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J Neurosci. 2016 May 25;36(21):5850-60. doi: 10.1523/JNEUROSCI.1130-15.2016.

Encoding of Touch Intensity But Not Pleasantness in Human Primary Somatosensory Cortex.

Author information

1
National Center for Complementary and Integrative Health and laura.case@nih.gov.
2
National Center for Complementary and Integrative Health and.
3
Department of Clinical and Experimental Medicine, Linköping University, 581 83 Linköping, Sweden.
4
National Institute on Alcohol Abuse and Alcoholism, National Institutes of Health, Bethesda, Maryland 20892, and.

Abstract

Growing interest in affective touch has delineated a neural network that bypasses primary somatosensory cortex (S1). Several recent studies, however, have cast doubt on the segregation of touch discrimination and affect, suggesting that S1 also encodes affective qualities. We used functional magnetic resonance imaging (fMRI) and repetitive transcranial magnetic stimulation (rTMS) to examine the role of S1 in processing touch intensity and pleasantness. Twenty-six healthy human adults rated brushing on the hand during fMRI. Intensity ratings significantly predicted activation in S1, whereas pleasantness ratings predicted activation only in the anterior cingulate cortex. Nineteen subjects also received inhibitory rTMS over right hemisphere S1 and the vertex (control). After S1 rTMS, but not after vertex rTMS, sensory discrimination was reduced and subjects with reduced sensory discrimination rated touch as more intense. In contrast, rTMS did not alter ratings of touch pleasantness. Our findings support divergent neural processing of touch intensity and pleasantness, with affective touch encoded outside of S1.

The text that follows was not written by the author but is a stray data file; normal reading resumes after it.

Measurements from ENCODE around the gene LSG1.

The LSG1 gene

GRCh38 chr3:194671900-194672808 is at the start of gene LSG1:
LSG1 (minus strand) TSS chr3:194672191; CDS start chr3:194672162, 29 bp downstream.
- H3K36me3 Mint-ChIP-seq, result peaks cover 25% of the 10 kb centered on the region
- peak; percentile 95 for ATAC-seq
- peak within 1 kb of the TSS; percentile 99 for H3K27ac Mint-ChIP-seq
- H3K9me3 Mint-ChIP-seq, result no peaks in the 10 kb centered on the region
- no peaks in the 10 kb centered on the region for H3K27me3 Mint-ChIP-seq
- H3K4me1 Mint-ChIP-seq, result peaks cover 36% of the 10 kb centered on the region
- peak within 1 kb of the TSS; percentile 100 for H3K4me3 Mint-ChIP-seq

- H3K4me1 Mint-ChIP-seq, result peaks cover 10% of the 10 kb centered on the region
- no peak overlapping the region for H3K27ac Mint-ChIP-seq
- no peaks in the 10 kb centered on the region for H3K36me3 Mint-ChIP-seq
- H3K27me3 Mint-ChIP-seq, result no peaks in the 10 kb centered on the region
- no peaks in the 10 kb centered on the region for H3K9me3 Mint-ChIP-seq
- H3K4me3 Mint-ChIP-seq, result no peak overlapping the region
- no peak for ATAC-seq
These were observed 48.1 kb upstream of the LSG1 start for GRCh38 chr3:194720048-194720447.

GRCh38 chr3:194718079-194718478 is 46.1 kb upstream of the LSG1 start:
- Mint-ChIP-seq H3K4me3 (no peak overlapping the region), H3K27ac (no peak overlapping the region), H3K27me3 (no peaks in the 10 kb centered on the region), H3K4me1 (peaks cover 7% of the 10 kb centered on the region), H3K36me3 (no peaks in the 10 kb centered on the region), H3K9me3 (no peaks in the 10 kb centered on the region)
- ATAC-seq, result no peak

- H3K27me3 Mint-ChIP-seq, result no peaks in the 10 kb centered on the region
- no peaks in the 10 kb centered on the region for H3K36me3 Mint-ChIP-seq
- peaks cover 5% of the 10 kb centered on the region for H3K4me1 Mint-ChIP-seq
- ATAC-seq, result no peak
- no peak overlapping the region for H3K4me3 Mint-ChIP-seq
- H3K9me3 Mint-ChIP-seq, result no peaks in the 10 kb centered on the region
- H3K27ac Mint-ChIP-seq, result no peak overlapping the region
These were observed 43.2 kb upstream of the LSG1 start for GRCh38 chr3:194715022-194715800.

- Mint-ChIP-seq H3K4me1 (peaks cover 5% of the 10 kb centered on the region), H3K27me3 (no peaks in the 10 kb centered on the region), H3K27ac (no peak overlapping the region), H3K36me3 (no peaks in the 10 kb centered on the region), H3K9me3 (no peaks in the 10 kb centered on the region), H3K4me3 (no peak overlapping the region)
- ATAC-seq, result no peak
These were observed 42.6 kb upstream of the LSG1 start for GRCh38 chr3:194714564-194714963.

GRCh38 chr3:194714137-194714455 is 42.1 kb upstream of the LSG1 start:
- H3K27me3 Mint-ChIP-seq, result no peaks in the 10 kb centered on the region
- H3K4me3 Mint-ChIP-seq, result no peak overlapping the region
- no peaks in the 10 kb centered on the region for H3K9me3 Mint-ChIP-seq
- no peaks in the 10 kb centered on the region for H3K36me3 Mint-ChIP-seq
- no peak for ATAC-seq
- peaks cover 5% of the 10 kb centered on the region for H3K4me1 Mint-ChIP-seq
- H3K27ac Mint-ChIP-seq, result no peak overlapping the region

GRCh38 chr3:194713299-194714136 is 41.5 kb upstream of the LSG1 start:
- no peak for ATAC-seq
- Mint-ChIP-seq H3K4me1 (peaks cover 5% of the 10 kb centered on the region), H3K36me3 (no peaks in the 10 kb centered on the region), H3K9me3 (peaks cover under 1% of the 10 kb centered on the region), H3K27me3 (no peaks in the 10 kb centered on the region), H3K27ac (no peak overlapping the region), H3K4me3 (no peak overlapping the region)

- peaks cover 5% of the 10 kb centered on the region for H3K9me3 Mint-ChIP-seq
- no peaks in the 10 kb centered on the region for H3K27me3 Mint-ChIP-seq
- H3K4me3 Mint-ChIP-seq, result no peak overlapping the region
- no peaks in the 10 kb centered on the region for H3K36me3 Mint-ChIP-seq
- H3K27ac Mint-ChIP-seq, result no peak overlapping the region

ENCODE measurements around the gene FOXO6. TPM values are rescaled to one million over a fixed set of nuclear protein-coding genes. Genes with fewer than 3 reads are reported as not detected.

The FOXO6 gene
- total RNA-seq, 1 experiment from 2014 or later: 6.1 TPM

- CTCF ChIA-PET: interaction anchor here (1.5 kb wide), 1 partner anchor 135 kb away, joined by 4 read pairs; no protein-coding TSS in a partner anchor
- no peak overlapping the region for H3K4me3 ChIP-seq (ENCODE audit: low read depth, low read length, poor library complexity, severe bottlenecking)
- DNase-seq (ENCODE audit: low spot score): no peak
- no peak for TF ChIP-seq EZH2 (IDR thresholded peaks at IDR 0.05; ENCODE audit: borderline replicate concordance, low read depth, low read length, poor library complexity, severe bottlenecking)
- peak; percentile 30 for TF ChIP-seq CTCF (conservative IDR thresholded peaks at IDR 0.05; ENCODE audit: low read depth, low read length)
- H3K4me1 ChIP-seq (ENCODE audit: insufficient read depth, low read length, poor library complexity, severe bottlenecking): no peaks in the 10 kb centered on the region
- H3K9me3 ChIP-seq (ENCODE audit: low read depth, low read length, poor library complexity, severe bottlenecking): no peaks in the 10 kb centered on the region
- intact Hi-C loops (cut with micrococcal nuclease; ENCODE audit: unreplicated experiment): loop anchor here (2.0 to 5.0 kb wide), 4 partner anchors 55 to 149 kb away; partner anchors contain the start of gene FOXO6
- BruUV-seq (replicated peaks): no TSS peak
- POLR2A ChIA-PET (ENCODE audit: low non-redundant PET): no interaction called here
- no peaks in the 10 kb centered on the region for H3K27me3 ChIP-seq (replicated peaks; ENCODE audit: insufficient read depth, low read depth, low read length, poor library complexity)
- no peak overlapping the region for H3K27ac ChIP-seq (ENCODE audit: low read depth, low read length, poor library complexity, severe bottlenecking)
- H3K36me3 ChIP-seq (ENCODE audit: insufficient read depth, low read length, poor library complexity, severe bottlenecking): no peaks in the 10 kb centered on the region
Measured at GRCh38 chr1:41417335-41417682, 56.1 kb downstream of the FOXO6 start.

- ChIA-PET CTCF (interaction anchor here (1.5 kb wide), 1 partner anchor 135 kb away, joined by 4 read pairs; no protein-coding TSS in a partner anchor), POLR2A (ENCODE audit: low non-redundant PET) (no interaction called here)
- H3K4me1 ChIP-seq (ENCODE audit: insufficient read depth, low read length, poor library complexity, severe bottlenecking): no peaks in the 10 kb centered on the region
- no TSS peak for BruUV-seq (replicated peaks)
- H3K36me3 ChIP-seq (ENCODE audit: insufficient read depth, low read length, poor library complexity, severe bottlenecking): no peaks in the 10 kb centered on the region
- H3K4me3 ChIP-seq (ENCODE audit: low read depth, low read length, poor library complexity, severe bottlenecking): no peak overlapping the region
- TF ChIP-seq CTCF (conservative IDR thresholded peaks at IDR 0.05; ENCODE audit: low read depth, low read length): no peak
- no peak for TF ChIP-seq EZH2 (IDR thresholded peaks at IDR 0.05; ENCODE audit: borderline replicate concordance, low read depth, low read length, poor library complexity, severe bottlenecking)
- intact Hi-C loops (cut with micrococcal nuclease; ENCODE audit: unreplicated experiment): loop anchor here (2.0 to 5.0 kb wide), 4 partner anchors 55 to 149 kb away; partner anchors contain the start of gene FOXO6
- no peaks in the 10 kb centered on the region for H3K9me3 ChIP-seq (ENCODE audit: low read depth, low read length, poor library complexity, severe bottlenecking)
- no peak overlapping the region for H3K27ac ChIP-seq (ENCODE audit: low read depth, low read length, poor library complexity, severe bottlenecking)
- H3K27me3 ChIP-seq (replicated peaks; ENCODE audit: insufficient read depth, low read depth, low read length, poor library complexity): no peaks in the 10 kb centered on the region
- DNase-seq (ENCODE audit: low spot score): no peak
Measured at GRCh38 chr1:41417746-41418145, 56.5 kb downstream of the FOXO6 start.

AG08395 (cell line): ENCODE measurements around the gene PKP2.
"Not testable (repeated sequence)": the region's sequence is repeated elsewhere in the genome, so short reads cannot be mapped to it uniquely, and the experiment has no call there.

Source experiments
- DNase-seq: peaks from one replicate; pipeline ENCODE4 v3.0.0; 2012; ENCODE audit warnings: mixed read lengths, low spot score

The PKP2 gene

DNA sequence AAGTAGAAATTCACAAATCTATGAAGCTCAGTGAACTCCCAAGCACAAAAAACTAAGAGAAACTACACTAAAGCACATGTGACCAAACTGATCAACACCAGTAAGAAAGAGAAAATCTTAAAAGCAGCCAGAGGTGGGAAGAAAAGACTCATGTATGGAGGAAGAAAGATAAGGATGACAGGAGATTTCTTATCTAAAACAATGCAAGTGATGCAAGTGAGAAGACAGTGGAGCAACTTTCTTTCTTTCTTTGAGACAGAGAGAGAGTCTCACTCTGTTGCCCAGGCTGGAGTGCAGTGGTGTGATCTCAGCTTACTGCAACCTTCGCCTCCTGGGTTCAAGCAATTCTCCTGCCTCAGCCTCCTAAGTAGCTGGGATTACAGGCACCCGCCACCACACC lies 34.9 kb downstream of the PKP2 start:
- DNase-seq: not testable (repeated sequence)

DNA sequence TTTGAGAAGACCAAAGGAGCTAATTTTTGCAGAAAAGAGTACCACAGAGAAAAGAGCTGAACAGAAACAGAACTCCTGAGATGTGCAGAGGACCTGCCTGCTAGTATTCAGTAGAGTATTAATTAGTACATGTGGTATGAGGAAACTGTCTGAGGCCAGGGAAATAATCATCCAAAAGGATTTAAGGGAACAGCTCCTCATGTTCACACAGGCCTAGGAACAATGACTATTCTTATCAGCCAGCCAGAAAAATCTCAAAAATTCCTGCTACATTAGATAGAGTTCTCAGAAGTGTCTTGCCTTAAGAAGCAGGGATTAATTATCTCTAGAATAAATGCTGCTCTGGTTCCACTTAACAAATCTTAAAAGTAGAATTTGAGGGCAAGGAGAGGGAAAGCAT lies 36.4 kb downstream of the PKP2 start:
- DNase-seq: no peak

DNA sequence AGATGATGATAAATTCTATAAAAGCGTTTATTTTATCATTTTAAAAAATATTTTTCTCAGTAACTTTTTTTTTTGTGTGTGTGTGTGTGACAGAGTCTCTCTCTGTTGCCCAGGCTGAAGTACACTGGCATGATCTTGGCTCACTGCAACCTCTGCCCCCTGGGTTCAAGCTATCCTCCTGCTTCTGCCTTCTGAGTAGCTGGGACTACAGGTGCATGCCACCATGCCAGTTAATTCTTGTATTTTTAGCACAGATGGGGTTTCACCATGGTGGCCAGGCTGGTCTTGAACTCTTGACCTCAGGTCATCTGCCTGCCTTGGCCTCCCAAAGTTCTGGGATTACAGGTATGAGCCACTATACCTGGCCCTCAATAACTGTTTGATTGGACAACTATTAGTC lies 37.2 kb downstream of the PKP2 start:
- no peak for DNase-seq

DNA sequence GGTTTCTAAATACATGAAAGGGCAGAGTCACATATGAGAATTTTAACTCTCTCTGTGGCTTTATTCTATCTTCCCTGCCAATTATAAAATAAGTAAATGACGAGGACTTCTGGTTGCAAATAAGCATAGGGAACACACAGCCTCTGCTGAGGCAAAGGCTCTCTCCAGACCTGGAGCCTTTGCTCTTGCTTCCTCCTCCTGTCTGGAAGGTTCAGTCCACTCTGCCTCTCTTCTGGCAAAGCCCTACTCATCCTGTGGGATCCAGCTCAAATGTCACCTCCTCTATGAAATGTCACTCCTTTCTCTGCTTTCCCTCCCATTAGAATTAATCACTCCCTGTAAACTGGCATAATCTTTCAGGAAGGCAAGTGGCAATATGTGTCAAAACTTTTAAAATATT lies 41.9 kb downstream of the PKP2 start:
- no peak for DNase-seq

SIGNIFICANCE STATEMENT:

Growing interest in affective touch has identified a neural network that bypasses primary somatosensory cortex (S1). Several recent studies, however, cast doubt on the separation of touch discrimination and affect. We used functional magnetic resonance imaging and repetitive transcranial magnetic stimulation to demonstrate the representation of touch discrimination and intensity in S1, but the representation of pleasantness in the anterior cingulate cortex, not S1. Our findings support divergent neural processing of touch intensity and pleasantness, with affective touch encoded outside of S1. Our study contributes to growing delineation of the affective touch system, a crucial step in understanding its dysregulation in numerous clinical conditions such as autism, eating disorders, depression, and chronic pain.

KEYWORDS:

affect; c-tactile fibers; pleasantness; rTMS; somatosensory cortex; touch discrimination

PMID:
27225773
PMCID:
PMC4879201
DOI:
10.1523/JNEUROSCI.1130-15.2016
[Indexed for MEDLINE]
Free PMC Article

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